A team of Japanese astronomers using telescopes on Hawaii say they have seen the oldest galaxy yet discovered. The team calculates that the galaxy is 12.91bn light years away, and their research will be published in the Astrophysical Journal. The scientists with the National Astronomical Observatory of Japan used the Subaru and Keck telescopes on the summit of Mauna Kea.

A light year is the distance that light travels in a year, about 6 trillion miles (9.66 trillion kilometres). Seeing distant galaxies is in effect looking back in time.

Richard Ellis of the California Institute of Technology, an influential expert in cosmology and galaxy formation, said the latest work was more convincing than some other claims of early galaxies. He said the Japanese claim was more "watertight," using methods that everyone can agree on. But he said it was not much of a change from a similar finding by the same team last year.

Read more...

Save to Library

Mammoths Didn't Go Out with a Bang

from Nature News

Why are there no more woolly mammoths? The last isolated island populations of these huge beasts disappeared about 4,000 years ago--well after the Pleistocene extinction that wiped out much of the world's megafauna--but what triggered their demise remains a frustrating mystery. According to the latest study to contribute to the ongoing debate, the last mammoths disappeared after a long, slow decline in numbers rather than because of a single cause.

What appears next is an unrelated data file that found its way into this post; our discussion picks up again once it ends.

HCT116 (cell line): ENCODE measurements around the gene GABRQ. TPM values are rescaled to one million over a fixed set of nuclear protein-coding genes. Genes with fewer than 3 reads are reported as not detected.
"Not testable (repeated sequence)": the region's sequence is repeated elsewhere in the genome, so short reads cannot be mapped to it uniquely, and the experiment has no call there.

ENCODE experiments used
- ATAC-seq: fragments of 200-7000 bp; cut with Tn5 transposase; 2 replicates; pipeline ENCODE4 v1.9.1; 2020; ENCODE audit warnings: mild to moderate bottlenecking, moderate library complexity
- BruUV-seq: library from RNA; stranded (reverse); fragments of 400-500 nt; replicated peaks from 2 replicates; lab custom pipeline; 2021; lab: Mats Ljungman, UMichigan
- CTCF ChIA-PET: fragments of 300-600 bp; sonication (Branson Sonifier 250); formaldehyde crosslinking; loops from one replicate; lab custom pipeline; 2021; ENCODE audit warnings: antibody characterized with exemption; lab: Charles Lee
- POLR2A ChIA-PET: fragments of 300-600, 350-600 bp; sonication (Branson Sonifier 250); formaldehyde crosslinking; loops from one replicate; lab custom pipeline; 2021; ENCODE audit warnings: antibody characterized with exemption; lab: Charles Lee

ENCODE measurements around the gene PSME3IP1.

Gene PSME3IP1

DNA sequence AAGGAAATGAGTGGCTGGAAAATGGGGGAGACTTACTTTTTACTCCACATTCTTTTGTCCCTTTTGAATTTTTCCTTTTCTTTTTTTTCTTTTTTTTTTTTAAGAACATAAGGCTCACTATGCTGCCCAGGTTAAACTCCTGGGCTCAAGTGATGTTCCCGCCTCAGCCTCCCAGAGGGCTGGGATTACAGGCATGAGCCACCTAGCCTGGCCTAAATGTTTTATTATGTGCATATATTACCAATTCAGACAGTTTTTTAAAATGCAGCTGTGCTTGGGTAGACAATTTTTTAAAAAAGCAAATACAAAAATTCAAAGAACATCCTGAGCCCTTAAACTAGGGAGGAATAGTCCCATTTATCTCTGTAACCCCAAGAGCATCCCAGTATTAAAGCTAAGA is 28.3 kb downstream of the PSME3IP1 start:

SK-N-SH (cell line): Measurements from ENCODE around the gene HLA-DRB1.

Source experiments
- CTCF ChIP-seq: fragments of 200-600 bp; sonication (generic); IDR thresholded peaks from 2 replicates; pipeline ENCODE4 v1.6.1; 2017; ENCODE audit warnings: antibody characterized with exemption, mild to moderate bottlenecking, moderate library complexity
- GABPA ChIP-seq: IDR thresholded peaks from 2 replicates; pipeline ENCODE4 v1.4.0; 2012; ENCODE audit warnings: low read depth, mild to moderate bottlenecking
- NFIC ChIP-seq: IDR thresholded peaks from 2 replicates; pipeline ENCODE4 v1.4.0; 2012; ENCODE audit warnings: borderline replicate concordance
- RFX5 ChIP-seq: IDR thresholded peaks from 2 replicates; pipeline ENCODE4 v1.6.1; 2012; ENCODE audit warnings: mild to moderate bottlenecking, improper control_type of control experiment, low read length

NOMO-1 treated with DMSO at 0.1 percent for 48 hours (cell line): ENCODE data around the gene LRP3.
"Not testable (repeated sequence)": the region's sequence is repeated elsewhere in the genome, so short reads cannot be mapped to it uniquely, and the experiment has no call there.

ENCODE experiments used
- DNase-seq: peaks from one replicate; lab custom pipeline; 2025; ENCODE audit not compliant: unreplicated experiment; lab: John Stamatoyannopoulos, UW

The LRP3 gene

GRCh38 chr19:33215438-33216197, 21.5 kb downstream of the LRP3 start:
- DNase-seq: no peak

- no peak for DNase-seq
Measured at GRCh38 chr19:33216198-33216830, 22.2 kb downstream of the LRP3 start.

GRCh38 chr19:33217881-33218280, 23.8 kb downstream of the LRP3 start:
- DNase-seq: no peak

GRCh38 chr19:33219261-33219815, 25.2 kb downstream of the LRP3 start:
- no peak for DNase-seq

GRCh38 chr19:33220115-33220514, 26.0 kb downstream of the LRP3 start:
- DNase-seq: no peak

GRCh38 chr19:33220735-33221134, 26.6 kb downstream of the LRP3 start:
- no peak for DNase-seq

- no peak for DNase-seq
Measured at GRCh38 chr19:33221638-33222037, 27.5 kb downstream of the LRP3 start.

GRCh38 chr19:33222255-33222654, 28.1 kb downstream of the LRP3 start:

Woolly mammoths (Mammuthus primigenius) once roamed over cold, dry grasslands in the Northern Hemisphere called mammoth steppe. Their remains are especially common in Beringia, the bridge of land that connects eastern Russia and western Alaska. Now, palaeoecologist Glen MacDonald at the University of California, Los Angeles, and his colleagues have tracked the pattern of the Beringian mammoth's extinction. Their results are published today in Nature Communications.

MacDonald and his colleagues combined a geographical database of mammoth finds with radiocarbon dates for mammoth specimens, prehistoric plants and archaeological sites to follow how woolly mammoth ranges expanded and contracted during the past 45,000 years.

Read more...

Save to Library


Total Records : 10048


 

Connect With Us:

    Pinterest Icon Google+ Icon Twitter Icon Facebook Icon Sm


Subscribe to Our Content!

Visit our RSS Feeds page to choose among 13 customized feeds, or create a free My AmSci account to request an email notice whenever a specified author, department or discipline appears online.


Subscribe to Free eNewsletters!

  • Sigma Xi SmartBrief:

    A free daily summary of the latest news in scientific research. Each story is summarized concisely and linked directly to the original source for further reading.

  • American Scientist Update

  • An early peek at each new issue, with descriptions of feature articles, columns, Science Observers and more. Every other issue contains links to everything in the latest issue's table of contents.

  • Scientists' Nightstand

  • News of book reviews published in American Scientist and around the web, as well as other noteworthy happenings in the world of science books.

    To sign up for automatic emails of the American Scientist Update and Scientists' Nightstand issues, create an online profile, then sign up in the My AmSci area.


Subscribe to American Scientist